Singing and dating and high school — oh my!
The TV series Glee starts its second season tonight, and despite the hype, I still have pretty mixed feelings about the show, which revolves around a misfit group of students striving to become a first-rate high school glee club.
At first, I hated it. I perceived the moral threshold as pretty low, the characters as obnoxious, and the episode themes as shockingly recycled. High school kids dealing with labels, crushes and administration? Hello, Happy Days, The Breakfast Club, and Saved by the Bell.
And who, exactly, was this show supposed to attract? With its references to sex, homosexuality and relationship entanglements, Glee seemed too mature for the junior-highers who loved Disney’s High School Musical; yet, with its focus on teenage antics and overt stereotyping, it was too elementary and passé for adults. (Or so I thought).
And all this singing and dancing and love-triangle stuff — it was like Rogers & Hammerstein somehow got sexy.
But I’ve found the show actually to have some pretty witty humor (especially in the hands of Jane Lynch, who plays cheerleader coach Sue Sylvester), and it often surprises me with its twist on themes, like when, in an episode about virginity, the main female character, Rachel, decides not to sleep with her boyfriend, and the main male, Finn, expresses actual shame after sleeping with a girl about whom he doesn’t care.
We don’t normally see confident female characters choose abstinence or attractive male characters regret a casual hook-up. And even in the midst of a fatigued plot, I found the actions to be somewhat refreshing.
And that’s maybe why it’s become so huge — because what you expect to see isn’t always what you get. That instead of simple, one-dimensional characters, viewers watch the pregnant cheerleader show remarkable courage as she faces parental rejection and peer ridicule, the father of a gay student struggle to understand his son, and a jock fight to keep the memory of his deceased father.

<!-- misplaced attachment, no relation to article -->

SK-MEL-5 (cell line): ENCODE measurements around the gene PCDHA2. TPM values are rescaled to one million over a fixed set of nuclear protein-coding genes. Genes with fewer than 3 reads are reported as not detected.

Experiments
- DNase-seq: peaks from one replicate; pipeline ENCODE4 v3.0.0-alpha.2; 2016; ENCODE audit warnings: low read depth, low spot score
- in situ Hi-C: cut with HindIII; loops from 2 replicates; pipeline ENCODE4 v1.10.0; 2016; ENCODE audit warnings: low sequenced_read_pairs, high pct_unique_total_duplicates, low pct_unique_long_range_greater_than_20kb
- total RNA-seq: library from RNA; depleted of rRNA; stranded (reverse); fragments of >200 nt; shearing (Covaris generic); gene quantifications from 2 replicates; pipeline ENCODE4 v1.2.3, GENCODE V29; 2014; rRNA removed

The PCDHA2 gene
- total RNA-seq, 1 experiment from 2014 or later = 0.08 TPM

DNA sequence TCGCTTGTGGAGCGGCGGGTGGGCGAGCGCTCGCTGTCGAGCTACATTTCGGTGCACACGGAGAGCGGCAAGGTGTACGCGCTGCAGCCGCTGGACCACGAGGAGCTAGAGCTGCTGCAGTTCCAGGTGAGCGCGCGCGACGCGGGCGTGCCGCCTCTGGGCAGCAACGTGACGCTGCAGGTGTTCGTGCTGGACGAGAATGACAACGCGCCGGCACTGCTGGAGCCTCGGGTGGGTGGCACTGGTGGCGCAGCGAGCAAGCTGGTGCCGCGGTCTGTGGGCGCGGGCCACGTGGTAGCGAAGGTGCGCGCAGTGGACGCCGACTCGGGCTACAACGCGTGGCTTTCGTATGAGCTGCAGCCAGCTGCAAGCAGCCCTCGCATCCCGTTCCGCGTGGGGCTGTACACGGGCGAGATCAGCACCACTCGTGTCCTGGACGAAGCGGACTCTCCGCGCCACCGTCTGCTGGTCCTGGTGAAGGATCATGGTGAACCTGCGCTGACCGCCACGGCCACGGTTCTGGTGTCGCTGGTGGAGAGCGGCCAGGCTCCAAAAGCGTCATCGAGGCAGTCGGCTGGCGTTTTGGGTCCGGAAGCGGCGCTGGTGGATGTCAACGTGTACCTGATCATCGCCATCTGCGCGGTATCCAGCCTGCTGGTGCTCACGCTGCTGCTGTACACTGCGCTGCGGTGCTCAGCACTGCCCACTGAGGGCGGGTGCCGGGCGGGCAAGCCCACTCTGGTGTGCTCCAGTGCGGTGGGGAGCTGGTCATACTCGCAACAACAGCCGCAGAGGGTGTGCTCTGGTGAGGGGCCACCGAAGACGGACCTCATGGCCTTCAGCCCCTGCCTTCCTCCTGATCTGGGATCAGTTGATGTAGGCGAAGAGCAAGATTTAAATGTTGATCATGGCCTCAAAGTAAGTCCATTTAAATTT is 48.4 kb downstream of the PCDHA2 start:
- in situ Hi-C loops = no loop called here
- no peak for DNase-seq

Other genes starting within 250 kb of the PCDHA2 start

It’s also a reminder that the challenges often associated with college students and 20-somethings have trickled down to affect early teenagers, and growing up is never as simple as we wish it were — or even pretend it was.
As a Catholic, I admit there’s a lot in Glee that grates against my worldview. I wouldn’t want my single life to mirror that of anyone on the show. I understand why some Catholics have called it offensive. Yet, the show’s drawn Catholic praise, including a 2010 Catholics in Media Associates award — although not all Catholics agree with the remarks Glee co-creator, Ian Brennan, made at BustedHalo.com.
So, my verdict is still out, but I still plan to catch a few episodes on Hulu this season. While Glee is certainly no Sound of Music, it’s also no Jersey Shore. I would typically write it off as mere entertainment, but I find myself giving serious reflection to some of the episodes long after the last commercial.
I also catch myself humming the music. But then again, I love Rogers & Hammerstein.
So, what do you think? Is there something to be said for Glee or has its tune long fell flat?